Donald Trump has become the first US President to be impeached twice.
Donald Trump has been impeached by the United States House of Representatives, for the second time in his presidency.
Ten House Republicans were among the 'yes' votes, which totalled 232 to the 'no's' 197.
Earlier in the day, House Speaker Nancy Pelosi started the House debate over the article of impeachment against President Trump by saying that Trump is "a clear and present danger" to the country.
"The resolution is adopted."— ABC News (@ABC) January 13, 2021
House Speaker Nancy Pelosi announces H.R. 24 passes with a 232-197 vote to impeach Pres. Trump for a historic second time. https://t.co/5UfGkpkWIJ pic.twitter.com/GzXQUEn6RW
"We know that the President of the United States incited this insurrection, this armed rebellion against our common country. He must go, he is a clear and present danger to the nation that we all love," Ms Pelosi said.
She has not yet said publicly when the House will send the article over to the Senate, according to ABC News.
But it appears unlikely the extraordinarily swift impeachment would lead to Trump's ousting before the Republican president's four-year term ends.
The Senate's Republican majority leader, Mitch McConnell, rejected Democratic calls to convene the Senate in an emergency session to begin an immediate impeachment trial, according to a spokesman.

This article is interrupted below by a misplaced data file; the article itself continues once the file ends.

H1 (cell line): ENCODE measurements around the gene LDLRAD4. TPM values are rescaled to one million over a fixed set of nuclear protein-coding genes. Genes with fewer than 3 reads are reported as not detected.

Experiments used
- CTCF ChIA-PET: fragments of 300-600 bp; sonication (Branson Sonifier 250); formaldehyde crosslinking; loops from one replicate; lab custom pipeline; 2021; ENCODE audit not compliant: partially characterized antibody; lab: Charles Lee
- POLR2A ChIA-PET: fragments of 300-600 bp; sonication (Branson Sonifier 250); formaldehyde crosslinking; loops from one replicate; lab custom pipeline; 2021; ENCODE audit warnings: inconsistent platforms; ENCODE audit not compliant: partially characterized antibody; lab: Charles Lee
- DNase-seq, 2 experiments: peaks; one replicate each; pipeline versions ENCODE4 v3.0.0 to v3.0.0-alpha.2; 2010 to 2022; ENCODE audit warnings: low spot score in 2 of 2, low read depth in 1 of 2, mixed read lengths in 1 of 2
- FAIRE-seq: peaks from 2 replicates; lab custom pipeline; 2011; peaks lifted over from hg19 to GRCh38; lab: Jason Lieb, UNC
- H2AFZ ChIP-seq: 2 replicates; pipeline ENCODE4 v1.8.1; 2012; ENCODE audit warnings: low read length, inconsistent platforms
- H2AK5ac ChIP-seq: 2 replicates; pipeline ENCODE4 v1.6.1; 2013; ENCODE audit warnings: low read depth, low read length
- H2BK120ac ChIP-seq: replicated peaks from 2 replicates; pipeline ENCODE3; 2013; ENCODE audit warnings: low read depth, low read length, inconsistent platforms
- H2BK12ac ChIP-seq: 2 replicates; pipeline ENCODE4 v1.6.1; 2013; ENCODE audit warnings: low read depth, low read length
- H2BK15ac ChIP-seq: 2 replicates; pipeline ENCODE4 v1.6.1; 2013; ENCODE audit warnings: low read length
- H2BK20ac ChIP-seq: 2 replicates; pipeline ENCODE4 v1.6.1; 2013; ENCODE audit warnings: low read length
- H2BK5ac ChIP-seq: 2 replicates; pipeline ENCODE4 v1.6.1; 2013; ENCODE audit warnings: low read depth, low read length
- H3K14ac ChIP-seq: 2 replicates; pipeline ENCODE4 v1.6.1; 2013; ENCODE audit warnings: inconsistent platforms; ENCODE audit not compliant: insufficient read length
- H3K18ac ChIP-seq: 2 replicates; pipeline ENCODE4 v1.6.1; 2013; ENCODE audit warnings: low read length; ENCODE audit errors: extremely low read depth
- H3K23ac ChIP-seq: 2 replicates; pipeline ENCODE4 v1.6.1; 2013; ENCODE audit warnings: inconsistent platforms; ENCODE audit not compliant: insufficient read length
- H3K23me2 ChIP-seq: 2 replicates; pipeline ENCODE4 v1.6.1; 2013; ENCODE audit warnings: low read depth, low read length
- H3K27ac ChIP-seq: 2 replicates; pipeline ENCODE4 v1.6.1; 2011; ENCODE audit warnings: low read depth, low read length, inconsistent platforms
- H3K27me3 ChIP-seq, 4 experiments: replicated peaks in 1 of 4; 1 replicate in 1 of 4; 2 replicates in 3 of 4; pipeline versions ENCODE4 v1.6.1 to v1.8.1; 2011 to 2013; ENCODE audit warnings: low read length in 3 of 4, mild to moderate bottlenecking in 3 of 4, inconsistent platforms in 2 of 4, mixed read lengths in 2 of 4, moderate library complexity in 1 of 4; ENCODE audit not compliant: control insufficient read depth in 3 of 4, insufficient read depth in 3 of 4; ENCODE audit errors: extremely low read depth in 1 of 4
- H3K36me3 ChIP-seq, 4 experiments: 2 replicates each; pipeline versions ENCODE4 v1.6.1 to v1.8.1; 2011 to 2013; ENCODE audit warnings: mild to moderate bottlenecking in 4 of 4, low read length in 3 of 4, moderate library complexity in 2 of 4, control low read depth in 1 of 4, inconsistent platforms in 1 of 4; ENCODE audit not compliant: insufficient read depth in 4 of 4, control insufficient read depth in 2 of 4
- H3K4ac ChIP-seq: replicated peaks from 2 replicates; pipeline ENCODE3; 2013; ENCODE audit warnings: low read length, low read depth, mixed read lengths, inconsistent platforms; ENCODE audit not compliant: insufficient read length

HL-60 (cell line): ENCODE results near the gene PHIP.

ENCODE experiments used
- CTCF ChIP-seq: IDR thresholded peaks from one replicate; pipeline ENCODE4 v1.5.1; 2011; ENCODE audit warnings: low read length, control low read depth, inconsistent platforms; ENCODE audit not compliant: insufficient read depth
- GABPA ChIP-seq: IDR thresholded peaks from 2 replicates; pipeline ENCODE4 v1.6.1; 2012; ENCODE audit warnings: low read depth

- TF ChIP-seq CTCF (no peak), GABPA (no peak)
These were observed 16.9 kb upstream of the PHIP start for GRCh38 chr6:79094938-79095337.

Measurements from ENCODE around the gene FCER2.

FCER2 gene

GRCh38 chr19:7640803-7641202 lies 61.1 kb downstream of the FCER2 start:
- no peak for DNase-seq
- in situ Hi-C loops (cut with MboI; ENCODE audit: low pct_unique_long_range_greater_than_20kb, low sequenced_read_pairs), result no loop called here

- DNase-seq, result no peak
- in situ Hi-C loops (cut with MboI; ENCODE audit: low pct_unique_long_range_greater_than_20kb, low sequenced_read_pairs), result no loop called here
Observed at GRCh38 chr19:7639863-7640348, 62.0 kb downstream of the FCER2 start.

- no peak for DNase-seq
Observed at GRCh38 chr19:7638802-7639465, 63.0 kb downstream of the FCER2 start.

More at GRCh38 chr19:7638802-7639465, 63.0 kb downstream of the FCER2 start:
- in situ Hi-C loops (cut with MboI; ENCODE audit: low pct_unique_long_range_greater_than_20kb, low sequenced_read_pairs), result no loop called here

The earliest day the trial could start is January 19 - the day before President-elect Joe Biden's inauguration.
No US president has been removed from office through impeachment. Three - Trump in 2019, Bill Clinton in 1998 and Andrew Johnson in 1868 - previously were impeached by the House but acquitted by the Senate.
Under the US Constitution, impeachment in the House triggers a trial in the Senate. A two-thirds majority would be needed to convict and remove Trump, meaning at least 17 Republicans in the 100-member chamber would have to join the Democrats.
The impeachment article cites the 14th amendment to the US constitution, which prohibits anyone who has "engaged in insurrection or rebellion against the US government" from holding "any office", as lawmakers attempt to not just eject him from the White House, but prevent him from ever occupying it again.
The House previously voted to impeach Trump in December 2019 on charges of abuse of power and obstruction of Congress stemming from his request that Ukraine investigate Biden and his son Hunter ahead of the election, as Democrats accused him of soliciting foreign interference to smear a domestic political rival. The Senate in February 2020 voted to keep Trump in office.